Dr Irving Kirsch, professor at the department of psychology at Hull University, and his colleagues in the United States and Canada were able to draw their conclusions about anti-depressants only because they were working from complete sets of raw test data. Their paper can be read in the open-access Public Library of Science journal, PLoS Medicine (http://medicine.
If the researchers had not gone to such lengths to obtain full data from the U.S. Food and Drug Administration (FDA) under the freedom of information act, we would never have known that published data available to the scientific community had not included significant information from unfavourable trials (nine of these were refused by the FDA, data from four of them were obtained from a company website). We would have also been ignorant of the fact that the FDA had not spotted data manipulations from which conclusions were drawn and approved the drug on that basis. Nor would we have known that the companies involved had breached the trust of those who underwent the trials, the doctors who prescribed the medicines, and the patients who took them. Nor that these companies have made massive profits for something that has not stood up in the trials.
What if a product was found not just to be ineffective, but harmful? Just 10 days after Kirsch’s results were published, GlaxoSmithKline was found to have withheld clinical trial data from the United Kingdom regulator, the Medicines and Healthcare Regulatory Authority (MHRA), that showed that its anti depressant increased the risk of suicide among teenagers, and that it had known this since 1998.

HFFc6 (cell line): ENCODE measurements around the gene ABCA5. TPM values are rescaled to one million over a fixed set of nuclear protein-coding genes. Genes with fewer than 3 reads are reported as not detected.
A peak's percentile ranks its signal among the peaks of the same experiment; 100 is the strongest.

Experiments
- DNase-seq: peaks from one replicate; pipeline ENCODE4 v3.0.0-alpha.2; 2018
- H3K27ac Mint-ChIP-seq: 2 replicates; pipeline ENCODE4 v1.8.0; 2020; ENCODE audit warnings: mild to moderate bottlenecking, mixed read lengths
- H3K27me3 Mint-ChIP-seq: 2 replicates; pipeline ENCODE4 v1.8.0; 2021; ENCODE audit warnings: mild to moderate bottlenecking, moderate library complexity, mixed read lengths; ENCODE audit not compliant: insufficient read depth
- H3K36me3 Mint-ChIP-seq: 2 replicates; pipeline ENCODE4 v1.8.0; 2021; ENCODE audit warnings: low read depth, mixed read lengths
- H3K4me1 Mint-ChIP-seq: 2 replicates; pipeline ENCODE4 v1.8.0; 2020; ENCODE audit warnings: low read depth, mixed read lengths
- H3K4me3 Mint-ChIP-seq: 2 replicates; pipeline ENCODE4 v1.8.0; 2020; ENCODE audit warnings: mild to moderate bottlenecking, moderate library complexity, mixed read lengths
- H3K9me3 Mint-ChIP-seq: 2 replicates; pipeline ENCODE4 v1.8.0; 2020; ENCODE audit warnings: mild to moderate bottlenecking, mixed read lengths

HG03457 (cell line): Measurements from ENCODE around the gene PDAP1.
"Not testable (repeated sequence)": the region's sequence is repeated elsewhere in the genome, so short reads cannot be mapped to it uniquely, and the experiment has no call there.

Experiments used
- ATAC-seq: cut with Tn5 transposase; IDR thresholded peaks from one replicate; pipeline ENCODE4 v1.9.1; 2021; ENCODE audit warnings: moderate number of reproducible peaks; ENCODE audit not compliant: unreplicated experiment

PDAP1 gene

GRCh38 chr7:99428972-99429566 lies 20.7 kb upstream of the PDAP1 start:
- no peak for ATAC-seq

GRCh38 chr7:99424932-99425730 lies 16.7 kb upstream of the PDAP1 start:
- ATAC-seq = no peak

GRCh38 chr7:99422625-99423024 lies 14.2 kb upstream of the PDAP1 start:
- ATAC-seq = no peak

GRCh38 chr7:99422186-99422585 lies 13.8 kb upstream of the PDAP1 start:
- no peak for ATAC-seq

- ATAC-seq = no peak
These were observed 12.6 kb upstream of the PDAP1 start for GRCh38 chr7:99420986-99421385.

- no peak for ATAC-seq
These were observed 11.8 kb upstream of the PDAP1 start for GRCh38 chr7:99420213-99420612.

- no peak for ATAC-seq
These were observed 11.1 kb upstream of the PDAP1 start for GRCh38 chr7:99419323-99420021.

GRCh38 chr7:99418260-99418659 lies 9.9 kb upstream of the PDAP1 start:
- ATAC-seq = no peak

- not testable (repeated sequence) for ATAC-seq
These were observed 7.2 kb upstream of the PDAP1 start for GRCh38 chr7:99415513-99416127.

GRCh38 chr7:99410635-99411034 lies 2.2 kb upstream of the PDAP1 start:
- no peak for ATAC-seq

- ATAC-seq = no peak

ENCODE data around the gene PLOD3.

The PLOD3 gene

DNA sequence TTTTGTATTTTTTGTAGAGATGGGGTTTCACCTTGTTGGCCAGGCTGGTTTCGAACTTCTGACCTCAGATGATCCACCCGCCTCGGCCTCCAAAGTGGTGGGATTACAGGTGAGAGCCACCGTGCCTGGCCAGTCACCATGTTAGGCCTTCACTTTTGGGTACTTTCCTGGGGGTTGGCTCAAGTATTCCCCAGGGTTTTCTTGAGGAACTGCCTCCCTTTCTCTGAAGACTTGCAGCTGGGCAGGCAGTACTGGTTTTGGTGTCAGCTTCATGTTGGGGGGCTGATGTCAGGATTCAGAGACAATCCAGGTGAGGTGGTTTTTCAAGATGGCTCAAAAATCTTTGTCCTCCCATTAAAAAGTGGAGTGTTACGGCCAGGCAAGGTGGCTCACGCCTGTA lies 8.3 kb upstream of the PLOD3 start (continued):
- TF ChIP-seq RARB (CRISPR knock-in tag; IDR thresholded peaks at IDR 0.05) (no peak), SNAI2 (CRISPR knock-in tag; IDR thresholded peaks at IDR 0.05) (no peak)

Does putting such data in the public domain affect a company’s commercial interest: Yes. But does the public interest outweigh this? Yes, because if the product is useless or harmful, there should be no commerce in it in the first place.
Companies claiming that this might affect their intellectual property would do well to remember that this is at the core of the a defined set of criteria through which society gives up its fundamental immediate right to health to grant a right to property. A patent, which gives a company a monopoly in recognition of the risks it undertakes in product development, is awarded if a product is new, involves an inventive step, and has an industrial application - in other words if it is useful.
Most companies already have patents on their products before they move to clinical trials. There could, possibly, be a case for re-examining the timing of the patent grant. But in today’s situation companies need not be concerned about losing the competitive advantage they have if the product is genuinely useful — no other company will be able to produce it because they already have the market monopoly guaranteed.
There are many voices in the scientific community calling for public disclosure of full sets of data for review to ensure independent evaluation of data. Perhaps nowhere is this more relevant than in India, where the government courts investment from overseas companies in clinical trials and its own industries seek to develop new products. As the subjects of much experimentation, Indians deserve to have the data generated from trials properly analysed. And for a country with a definite comparative advantage in this field, the government should ensure that it uses this capability to produce world-class products.